Intercessions (including the deceased)
Introduction to the Sanctus
The two epicleses are a characteristic feature of the Alexandrian anaphora. Regarding the first epiclesis, there seem to be two strands of tradition. On the one hand, sources such as the Barcelona Anaphora and the fragmentary Deir Balyzeh papyrus from Upper Egypt (between sixth and eighth century) include a first epiclesis asking the Father to send the Holy Spirit upon the offerings of bread and wine and make them the body and blood of Christ. The second epiclesis, after the institution narrative, petitions for the spiritual fruits of sacramental communion. On the other hand, in the Eucharistic prayer of Sarapion, in the fully developed Greek Anaphora of St. Mark and in its Coptic version, the Anaphora of St. Cyril of Alexandria, the first epiclesis is less specific, asking for the blessing of the sacrifice through the coming of the Holy Spirit. Instead, the prayer for the consecration of the eucharistic offerings forms part of the second epiclesis. Perhaps this could be seen as an assimilation to the Antiochene pattern. The Egyptian version of the Anaphora of St. Basil (which is related to but distinct from the Byzantine Basil and can be classified as West Syrian in structure) might have been used in Egypt since the mid-fourth century. The anaphora is known in its original Greek as well as in Coptic dialects of Sahidic and Bohairic, and it became the standard anaphora of the Coptic Divine Liturgy.
While there are no lectionary sources for the celebration of the Eucharist before the late fourth century, it is very likely that, for major feasts and special seasons of the developing liturgical year, the appropriate pericopes, that is, “particular scriptural passages separated from their biblical context,” were used from very early on. The selection of particular biblical texts can be expected above all for the annual celebration of Easter and structured the pre-paschal period of preparation that was to become the forty days of Lent as well as the fifty days of the paschal season known since the late second century as Pentecost. The annual festivals of martyrs, such as Peter and Paul in Rome or Polycarp in Smyrna, would also have been associated with particular readings. Fixed readings for liturgical feasts and seasons are indicated in sermons and writings of Ambrose of Milan and Augustine of Hippo.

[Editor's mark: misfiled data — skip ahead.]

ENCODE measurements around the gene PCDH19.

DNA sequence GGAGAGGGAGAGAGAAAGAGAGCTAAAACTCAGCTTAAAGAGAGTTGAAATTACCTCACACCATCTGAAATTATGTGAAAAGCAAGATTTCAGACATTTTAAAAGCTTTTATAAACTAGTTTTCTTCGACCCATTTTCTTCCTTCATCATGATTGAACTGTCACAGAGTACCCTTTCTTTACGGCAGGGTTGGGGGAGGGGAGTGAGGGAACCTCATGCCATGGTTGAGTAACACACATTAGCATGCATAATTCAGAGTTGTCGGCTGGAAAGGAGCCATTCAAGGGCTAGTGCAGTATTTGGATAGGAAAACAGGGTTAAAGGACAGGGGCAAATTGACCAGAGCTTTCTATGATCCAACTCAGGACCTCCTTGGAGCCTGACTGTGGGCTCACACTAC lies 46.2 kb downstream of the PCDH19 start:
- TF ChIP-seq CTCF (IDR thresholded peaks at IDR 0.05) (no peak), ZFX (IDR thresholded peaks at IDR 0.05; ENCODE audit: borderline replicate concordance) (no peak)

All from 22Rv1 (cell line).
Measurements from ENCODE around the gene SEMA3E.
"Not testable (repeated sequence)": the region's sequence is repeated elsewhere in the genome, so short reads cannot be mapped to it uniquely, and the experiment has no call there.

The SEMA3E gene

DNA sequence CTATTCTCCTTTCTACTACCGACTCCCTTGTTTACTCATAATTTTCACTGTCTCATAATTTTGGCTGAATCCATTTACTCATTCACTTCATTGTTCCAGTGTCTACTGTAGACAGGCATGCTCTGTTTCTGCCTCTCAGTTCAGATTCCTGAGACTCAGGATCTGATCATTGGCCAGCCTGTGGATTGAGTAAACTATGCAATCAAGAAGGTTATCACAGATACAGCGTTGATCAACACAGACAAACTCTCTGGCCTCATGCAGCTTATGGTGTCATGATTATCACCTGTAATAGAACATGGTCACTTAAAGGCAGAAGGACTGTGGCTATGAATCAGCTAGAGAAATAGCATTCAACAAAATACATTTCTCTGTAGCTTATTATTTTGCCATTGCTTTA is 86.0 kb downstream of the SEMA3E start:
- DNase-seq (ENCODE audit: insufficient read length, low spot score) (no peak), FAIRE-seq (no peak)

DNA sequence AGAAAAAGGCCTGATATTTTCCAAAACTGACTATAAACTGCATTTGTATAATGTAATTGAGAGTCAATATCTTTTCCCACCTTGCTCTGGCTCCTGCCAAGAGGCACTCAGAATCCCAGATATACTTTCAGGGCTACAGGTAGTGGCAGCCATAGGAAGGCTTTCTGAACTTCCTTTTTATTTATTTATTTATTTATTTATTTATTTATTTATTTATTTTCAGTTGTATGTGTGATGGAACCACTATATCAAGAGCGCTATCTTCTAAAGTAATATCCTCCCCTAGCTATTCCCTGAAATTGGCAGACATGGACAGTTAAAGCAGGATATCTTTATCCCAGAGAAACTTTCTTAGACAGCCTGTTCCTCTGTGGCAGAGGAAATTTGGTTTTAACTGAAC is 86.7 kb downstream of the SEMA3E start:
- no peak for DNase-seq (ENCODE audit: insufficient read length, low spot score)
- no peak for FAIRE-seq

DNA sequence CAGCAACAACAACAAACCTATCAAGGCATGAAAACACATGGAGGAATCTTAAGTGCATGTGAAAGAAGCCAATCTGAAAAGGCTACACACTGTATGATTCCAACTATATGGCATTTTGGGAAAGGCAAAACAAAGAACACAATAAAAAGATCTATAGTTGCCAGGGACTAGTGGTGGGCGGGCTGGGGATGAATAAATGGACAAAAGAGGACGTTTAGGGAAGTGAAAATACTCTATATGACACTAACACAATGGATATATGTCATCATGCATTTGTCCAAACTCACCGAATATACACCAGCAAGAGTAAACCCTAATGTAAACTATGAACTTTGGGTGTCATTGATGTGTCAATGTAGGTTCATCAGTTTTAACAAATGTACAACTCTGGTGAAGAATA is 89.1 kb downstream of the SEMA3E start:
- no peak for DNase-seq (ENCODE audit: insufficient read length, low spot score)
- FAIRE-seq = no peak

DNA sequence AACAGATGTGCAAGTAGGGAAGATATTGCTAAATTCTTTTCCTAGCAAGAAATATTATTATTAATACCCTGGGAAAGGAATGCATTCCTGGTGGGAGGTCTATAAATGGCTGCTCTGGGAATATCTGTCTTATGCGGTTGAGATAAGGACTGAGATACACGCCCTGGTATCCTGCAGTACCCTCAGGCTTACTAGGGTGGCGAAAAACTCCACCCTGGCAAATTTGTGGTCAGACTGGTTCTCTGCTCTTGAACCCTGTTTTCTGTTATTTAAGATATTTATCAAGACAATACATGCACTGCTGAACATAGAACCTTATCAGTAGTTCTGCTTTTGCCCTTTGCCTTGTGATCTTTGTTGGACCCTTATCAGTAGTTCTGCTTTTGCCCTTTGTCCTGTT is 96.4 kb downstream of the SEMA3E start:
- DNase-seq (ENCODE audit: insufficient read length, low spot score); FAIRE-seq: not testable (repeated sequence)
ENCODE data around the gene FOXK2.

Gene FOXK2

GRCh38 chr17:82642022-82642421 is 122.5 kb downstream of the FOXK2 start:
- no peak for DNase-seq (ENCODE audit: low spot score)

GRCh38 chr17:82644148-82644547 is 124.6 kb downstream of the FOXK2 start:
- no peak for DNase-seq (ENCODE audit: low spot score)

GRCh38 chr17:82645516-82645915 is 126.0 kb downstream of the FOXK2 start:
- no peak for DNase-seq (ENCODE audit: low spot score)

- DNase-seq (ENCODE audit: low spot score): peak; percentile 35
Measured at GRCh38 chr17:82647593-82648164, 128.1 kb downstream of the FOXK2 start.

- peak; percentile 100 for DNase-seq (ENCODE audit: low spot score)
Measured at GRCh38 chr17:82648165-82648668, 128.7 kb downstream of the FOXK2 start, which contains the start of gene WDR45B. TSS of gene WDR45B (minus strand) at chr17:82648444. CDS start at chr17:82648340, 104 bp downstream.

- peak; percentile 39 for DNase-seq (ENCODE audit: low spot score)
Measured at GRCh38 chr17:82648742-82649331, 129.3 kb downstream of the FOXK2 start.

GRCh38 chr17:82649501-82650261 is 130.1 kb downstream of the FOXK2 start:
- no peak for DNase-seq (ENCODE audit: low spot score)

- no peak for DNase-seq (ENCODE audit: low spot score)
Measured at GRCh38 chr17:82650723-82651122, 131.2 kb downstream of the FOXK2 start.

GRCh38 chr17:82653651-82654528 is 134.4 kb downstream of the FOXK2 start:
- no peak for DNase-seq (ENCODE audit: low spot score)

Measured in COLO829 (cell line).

There is no evidence for the once popular theory that, before the systematic organization of pericopes in the fourth and fifth centuries, there was a continuous or consecutive reading (lectio continua) of Scripture at the Eucharist. When early Christian theologians comment on an entire biblical book in the form of consecutive homilies, such as Origen in the first half of the third century and John Chrysostom in the late fourth century, this did not happen in the context of the Eucharist—leaving aside the question whether they delivered these homilies at all or whether they were literary products. At the celebration of the Eucharist, the presiding bishop would usually choose the readings and there is no suggestion that he was bound to a continuous reading of a biblical book.
Liturgy and Music